Research Computing | Linux Command Syntax

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Hello, and welcome to the next in a series of videos discussing how to use the Linux operating system. These videos have been designed to assist you in learning the basics of how to use the Linux operating system.

In this video, we will take a look at the different types of Linux commands. This knowledge is going to be important for understanding how we run those commands and how we change the commands through the use of options and arguments.

There are four different types of commands that you can use with the Linux Operating system. 
They are:
Executable Programs 
Shell builtins 
Shell functions
Shell aliases

Executable programs will be, by far, the most common type of command. These are programs that live in the /usr/bin directory and, when run, produce output to a file or to the console.

The remaining three command types – shell builtin, shell function, and shell alias – are all provided by the Linux shell. Builtins are provided by, and programmed into, the shell. These include commands like ‘cd’ and ‘alias’. Functions are a type of user-defined builtin command, meaning that functions can be user

defined and then run like an executable program. Aliases are just a type of command substitution.

A command is made up of three different parts: 
1.The command
2.Some number of options (which are optional) 
3.Some number of arguments

Any specified options will modify the behavior of the command in some way. In our next module, we will discuss how to determine the function of these options.
Arguments that are specified on the command line are typically files, directories, or some other data on which the command acts. These are often optional, as well.

As an example, let’s look at the widely-used ls command. We will be discussing this command in far more detail soon, but for now, it is enough to know that the ls command will display a listing of files and folders.

If we add the –l option, then we will be provided with a ‘long-listing’ of the options, which provides a lot more information.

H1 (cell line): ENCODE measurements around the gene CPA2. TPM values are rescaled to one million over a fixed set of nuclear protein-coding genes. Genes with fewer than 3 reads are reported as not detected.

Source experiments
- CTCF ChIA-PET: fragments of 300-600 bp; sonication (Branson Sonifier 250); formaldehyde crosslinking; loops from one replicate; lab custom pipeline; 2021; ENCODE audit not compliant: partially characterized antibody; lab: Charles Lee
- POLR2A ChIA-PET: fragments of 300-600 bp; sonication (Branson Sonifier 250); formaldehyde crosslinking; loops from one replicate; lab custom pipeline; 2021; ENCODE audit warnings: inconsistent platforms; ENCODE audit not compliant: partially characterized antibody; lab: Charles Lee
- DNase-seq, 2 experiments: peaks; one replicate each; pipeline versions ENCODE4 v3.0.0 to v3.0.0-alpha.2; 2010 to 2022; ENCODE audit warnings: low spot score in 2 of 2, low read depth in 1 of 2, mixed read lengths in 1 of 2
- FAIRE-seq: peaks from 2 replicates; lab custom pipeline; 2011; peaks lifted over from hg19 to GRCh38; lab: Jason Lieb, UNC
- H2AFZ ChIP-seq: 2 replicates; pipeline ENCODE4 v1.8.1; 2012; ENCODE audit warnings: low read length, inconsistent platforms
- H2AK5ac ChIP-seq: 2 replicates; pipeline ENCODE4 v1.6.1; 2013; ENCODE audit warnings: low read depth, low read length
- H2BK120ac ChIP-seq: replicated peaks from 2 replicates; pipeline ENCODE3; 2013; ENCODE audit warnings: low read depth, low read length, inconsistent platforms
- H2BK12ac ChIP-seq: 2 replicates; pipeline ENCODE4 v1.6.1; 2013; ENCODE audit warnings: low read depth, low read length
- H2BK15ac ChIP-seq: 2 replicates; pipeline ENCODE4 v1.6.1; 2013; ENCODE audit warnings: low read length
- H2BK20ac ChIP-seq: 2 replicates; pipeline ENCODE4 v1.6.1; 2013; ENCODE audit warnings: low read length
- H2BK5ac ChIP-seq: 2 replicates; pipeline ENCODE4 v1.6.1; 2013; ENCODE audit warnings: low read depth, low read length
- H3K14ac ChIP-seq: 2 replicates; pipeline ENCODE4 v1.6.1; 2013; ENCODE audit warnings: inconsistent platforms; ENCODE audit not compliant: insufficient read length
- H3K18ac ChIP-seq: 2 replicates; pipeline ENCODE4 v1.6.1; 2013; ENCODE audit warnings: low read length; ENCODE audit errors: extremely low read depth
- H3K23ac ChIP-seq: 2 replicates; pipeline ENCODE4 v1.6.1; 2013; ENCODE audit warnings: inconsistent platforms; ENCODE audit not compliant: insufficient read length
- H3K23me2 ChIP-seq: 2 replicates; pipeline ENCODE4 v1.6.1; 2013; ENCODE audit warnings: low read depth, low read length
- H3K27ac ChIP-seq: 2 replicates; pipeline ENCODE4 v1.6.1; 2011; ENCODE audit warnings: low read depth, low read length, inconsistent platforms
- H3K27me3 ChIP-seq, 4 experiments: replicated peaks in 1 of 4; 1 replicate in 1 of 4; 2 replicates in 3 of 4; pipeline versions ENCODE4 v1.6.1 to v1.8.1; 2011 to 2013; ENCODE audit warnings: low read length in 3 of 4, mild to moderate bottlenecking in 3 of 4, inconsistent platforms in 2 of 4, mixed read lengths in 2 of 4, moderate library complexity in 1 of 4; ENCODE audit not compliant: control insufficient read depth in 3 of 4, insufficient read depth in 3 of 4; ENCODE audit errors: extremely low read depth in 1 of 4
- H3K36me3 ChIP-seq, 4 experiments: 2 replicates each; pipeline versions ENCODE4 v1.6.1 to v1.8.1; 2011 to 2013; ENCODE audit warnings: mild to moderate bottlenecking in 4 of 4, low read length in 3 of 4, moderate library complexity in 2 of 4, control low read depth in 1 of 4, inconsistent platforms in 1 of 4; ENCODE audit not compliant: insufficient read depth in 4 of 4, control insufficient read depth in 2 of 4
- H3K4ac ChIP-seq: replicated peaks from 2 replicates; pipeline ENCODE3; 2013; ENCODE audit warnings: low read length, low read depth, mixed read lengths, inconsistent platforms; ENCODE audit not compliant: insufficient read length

When we use the ls command without any arguments, we are presented with a listing of the files and folders in the current directory. If we type in an argument of /home after the command, we can see the files and folders within the specified directory, in this case, the /home directory.

We can even combine all of these commands together and get a long-listing of the contents of the /home directory.

As you can probably guess, for our example:
ls is our command
-l is our option

/home is our argument
Each option and argument provides some way to alter the behavior of our command in order to provide us with different views of the information we request.

Options are typically… optional. Commands usually function without them, as well as with them. They will change the default behavior of the program, as mentioned previously.
Also, some options may have long and short versions. A short option is prefixed with a single dash. Long options are prefixed with two dashes, and may include several words – each of which may be separated by more dashes.

Arguments may be required for some commands, but are usually optional and only affect the command by providing additional context for the command to parse.

Often this is going to be a file name, or a directory name. It may also be some other information or data provided

Commands are the most common form of process that are run on a Linux system. You should now have a working knowledge of commands, options, arguments and how to structure those to make them work in a Linux system.
We also learned how: 1.options change the default behavior of the program
in, 
a.how it runs, or b.what it outputs; and 
2.arguments typically provide context, such as a file or directory path, to a command In our next video, we will be discussing the methods of obtaining help when using a Linux system. 
We recommend that you understand the material presented here before continuing with the next videos. See you next time.